The Power of a Moment

In a moment where I could do nothing, one look made me matter

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The photo I casually popped into my Instragram story 

At a recent medical conference in New Zealand, I spotted a couple of rows in front of me a doctor who will forever have a special place in my heart. I see him often so it wasn’t rare to see him but my heart always fills when I do. I took a quick photo of the back of him and popped into my Instagram story, not thinking too much of it, but I was genuinely surprised by the beautiful messages it received.

This doctor is a neonatologist. He and I first met just over 14 years ago, under very traumatic circumstances. I have seen him many times over the years, mainly through my work with Miracle Babies Foundation, and have many photos and selfies with him but he is such a humble and unassuming man that he always seems almost embarrassed by all the fuss.

But to me, he deserves every bit of fuss imaginable. He saved my son.

When my second son Dillon was born, 13 weeks early, he was resuscitated and taken immediately to the Neonatal Intensive Care Unit (NICU). It happened fast and everything was uncertain. When I was well enough to make my way to where he was, there were so many people around him, doctors and nurses who were working on him, that I couldn’t see him. They were putting in lines, doing everything they could to save him.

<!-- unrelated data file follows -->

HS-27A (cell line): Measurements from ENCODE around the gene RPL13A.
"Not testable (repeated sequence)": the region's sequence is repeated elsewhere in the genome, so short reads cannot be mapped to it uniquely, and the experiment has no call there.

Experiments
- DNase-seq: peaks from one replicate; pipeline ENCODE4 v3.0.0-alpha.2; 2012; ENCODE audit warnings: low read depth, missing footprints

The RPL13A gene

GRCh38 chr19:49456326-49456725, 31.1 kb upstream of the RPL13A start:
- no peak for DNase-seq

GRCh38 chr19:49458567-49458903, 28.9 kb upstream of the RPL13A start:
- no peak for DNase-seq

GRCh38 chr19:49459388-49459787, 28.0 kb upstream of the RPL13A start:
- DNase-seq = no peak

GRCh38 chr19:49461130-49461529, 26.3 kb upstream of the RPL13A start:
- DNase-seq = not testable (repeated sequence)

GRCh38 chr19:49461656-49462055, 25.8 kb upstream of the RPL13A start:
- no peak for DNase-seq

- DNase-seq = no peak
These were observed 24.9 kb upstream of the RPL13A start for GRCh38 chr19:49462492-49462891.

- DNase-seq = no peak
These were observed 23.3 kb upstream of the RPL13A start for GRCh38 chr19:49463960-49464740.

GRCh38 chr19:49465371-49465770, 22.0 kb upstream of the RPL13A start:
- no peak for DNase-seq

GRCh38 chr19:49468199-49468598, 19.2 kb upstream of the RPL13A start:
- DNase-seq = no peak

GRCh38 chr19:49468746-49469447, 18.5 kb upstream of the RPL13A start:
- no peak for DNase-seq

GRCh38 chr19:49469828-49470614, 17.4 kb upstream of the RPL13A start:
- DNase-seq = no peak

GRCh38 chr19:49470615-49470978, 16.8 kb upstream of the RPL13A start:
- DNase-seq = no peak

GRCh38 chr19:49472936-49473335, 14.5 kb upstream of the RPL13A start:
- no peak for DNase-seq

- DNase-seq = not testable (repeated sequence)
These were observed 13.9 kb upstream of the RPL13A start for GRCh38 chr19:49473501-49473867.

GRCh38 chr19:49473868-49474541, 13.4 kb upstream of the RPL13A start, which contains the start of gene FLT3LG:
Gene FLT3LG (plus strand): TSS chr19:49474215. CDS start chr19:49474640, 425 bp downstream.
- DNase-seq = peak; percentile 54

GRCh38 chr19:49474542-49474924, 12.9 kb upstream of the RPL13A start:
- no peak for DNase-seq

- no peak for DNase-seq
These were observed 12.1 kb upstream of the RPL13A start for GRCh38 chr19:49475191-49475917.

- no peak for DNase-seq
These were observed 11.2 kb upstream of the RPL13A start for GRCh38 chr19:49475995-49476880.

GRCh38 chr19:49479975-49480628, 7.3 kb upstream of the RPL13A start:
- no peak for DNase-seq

In that moment, there was nothing I could do for my baby and I stood there in shock, seeing only the crowd of people focused on him. Then something happened that would stay with me forever. I will never, ever forget his doctor, this man, a man I had never met before, stopping what he was doing, looking up, finding my eyes and nodding before turning his attention back to the baby. It was quick and anybody in that room would have missed it but for such a brief second, he acknowledged me. He acknowledged me as that baby’s mother and it meant everything. Moments later we were ushered out of the NICU into a quiet room so the medical team could keep working and the next time I saw that doctor, it was to tell me that, for the moment, my baby was okay.

I have spoken to him many times since about what that gesture meant to me and he shyly smiles and shrugs it off. That action may leave his memory but the impact on me will stay for a lifetime. In the chaos of what was going on it was calming, I had to trust him, my baby’s life was in his hands and it was acknowledgement that even though, in that moment I could not do anything for my son, I mattered.

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